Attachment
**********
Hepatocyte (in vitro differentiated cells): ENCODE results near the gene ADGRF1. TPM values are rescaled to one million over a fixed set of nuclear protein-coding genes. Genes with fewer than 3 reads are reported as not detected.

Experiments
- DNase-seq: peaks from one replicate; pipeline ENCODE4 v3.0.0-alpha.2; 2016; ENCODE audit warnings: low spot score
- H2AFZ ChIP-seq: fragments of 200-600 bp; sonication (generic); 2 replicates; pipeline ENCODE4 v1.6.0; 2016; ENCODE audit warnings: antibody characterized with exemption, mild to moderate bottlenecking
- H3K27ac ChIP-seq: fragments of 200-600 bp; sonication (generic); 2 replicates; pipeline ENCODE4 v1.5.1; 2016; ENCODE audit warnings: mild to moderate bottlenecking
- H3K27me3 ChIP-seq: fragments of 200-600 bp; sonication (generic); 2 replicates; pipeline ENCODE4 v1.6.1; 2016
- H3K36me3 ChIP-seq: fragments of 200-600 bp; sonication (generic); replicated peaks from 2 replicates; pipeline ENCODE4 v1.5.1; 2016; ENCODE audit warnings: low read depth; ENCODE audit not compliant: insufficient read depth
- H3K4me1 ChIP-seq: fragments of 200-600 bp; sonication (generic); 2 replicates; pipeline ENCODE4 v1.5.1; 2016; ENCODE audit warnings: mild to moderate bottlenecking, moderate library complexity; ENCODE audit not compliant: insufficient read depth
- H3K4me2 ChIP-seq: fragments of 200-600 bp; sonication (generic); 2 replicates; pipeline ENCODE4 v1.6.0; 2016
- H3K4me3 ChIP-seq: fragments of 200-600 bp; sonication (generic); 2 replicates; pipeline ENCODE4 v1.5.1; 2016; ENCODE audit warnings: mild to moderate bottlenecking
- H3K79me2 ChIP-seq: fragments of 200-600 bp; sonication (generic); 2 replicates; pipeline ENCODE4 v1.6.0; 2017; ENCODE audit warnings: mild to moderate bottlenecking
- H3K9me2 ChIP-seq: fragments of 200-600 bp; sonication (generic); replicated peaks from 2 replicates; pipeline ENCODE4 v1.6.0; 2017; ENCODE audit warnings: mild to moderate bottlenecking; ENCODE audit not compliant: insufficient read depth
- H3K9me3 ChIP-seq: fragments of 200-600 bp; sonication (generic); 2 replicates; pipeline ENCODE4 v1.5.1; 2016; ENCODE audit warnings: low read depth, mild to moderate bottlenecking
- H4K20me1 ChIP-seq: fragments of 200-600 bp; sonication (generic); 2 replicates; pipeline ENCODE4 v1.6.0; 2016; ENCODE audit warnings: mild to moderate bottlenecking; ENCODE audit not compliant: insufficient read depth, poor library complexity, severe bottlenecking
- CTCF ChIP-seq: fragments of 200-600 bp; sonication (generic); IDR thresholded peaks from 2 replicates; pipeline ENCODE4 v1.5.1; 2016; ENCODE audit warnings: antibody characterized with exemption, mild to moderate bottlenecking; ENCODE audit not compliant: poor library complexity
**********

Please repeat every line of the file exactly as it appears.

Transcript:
Hepatocyte (in vitro differentiated cells): ENCODE results near the gene ADGRF1. TPM values are rescaled to one million over a fixed set of nuclear protein-coding genes. Genes with fewer than 3 reads are reported as not detected.

Experiments
- DNase-seq: peaks from one replicate; pipeline ENCODE4 v3.0.0-alpha.2; 2016; ENCODE audit warnings: low spot score
- H2AFZ ChIP-seq: fragments of 200-600 bp; sonication (generic); 2 replicates; pipeline ENCODE4 v1.6.0; 2016; ENCODE audit warnings: antibody characterized with exemption, mild to moderate bottlenecking
- H3K27ac ChIP-seq: fragments of 200-600 bp; sonication (generic); 2 replicates; pipeline ENCODE4 v1.5.1; 2016; ENCODE audit warnings: mild to moderate bottlenecking
- H3K27me3 ChIP-seq: fragments of 200-600 bp; sonication (generic); 2 replicates; pipeline ENCODE4 v1.6.1; 2016
- H3K36me3 ChIP-seq: fragments of 200-600 bp; sonication (generic); replicated peaks from 2 replicates; pipeline ENCODE4 v1.5.1; 2016; ENCODE audit warnings: low read depth; ENCODE audit not compliant: insufficient read depth
- H3K4me1 ChIP-seq: fragments of 200-600 bp; sonication (generic); 2 replicates; pipeline ENCODE4 v1.5.1; 2016; ENCODE audit warnings: mild to moderate bottlenecking, moderate library complexity; ENCODE audit not compliant: insufficient read depth
- H3K4me2 ChIP-seq: fragments of 200-600 bp; sonication (generic); 2 replicates; pipeline ENCODE4 v1.6.0; 2016
- H3K4me3 ChIP-seq: fragments of 200-600 bp; sonication (generic); 2 replicates; pipeline ENCODE4 v1.5.1; 2016; ENCODE audit warnings: mild to moderate bottlenecking
- H3K79me2 ChIP-seq: fragments of 200-600 bp; sonication (generic); 2 replicates; pipeline ENCODE4 v1.6.0; 2017; ENCODE audit warnings: mild to moderate bottlenecking
- H3K9me2 ChIP-seq: fragments of 200-600 bp; sonication (generic); replicated peaks from 2 replicates; pipeline ENCODE4 v1.6.0; 2017; ENCODE audit warnings: mild to moderate bottlenecking; ENCODE audit not compliant: insufficient read depth
- H3K9me3 ChIP-seq: fragments of 200-600 bp; sonication (generic); 2 replicates; pipeline ENCODE4 v1.5.1; 2016; ENCODE audit warnings: low read depth, mild to moderate bottlenecking
- H4K20me1 ChIP-seq: fragments of 200-600 bp; sonication (generic); 2 replicates; pipeline ENCODE4 v1.6.0; 2016; ENCODE audit warnings: mild to moderate bottlenecking; ENCODE audit not compliant: insufficient read depth, poor library complexity, severe bottlenecking
- CTCF ChIP-seq: fragments of 200-600 bp; sonication (generic); IDR thresholded peaks from 2 replicates; pipeline ENCODE4 v1.5.1; 2016; ENCODE audit warnings: antibody characterized with exemption, mild to moderate bottlenecking; ENCODE audit not compliant: poor library complexity